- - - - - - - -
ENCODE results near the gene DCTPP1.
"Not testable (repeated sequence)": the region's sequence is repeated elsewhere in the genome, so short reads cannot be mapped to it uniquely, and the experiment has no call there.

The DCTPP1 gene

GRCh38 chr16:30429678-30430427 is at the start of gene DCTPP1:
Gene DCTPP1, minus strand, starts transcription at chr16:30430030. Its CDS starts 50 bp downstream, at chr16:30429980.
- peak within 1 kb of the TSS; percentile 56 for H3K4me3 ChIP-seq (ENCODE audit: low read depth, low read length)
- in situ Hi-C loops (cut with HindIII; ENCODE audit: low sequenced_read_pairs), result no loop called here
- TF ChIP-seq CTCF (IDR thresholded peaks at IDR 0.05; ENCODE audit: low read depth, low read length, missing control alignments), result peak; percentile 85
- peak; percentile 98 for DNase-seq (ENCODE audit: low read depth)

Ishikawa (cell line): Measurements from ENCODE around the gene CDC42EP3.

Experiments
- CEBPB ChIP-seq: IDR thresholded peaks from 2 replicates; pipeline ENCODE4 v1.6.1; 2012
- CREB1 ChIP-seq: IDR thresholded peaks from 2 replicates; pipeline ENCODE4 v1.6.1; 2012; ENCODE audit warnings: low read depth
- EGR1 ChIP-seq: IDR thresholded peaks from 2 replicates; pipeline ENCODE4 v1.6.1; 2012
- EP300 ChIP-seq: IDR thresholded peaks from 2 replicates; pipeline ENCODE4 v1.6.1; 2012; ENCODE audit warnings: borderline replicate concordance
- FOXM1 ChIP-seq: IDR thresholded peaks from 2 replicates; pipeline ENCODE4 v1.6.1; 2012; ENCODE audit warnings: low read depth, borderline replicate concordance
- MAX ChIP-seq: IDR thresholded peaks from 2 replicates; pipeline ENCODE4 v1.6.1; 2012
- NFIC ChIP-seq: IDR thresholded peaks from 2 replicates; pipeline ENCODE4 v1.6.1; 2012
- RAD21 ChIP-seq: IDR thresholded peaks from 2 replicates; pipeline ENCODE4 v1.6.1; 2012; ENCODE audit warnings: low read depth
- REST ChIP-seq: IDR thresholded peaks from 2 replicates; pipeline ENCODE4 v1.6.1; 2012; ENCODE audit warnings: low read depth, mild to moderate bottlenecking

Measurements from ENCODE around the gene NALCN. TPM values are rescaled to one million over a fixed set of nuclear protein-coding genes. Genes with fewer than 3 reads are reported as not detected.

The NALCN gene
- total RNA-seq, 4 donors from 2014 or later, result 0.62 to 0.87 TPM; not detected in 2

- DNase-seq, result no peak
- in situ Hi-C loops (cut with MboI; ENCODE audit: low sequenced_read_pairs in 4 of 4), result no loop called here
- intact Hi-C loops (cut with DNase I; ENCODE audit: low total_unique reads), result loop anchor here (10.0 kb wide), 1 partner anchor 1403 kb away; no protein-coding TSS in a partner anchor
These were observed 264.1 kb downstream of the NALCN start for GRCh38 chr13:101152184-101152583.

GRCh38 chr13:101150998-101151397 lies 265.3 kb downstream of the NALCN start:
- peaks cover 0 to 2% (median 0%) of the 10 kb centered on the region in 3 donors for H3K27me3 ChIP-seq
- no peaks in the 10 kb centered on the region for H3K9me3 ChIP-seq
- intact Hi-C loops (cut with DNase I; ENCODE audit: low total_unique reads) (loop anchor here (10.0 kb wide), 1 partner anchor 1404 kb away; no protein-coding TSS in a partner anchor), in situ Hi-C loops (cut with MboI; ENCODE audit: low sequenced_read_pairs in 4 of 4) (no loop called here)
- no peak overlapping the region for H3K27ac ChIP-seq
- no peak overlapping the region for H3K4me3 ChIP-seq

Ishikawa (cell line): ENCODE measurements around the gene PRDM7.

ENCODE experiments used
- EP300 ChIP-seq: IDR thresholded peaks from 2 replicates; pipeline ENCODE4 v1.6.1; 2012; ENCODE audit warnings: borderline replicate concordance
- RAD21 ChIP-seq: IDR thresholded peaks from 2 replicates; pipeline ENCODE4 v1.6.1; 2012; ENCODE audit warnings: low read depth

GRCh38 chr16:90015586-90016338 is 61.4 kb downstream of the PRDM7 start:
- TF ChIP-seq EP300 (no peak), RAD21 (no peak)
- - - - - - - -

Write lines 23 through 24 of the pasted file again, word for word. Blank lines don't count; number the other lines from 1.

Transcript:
- total RNA-seq, 4 donors from 2014 or later, result 0.62 to 0.87 TPM; not detected in 2

- DNase-seq, result no peak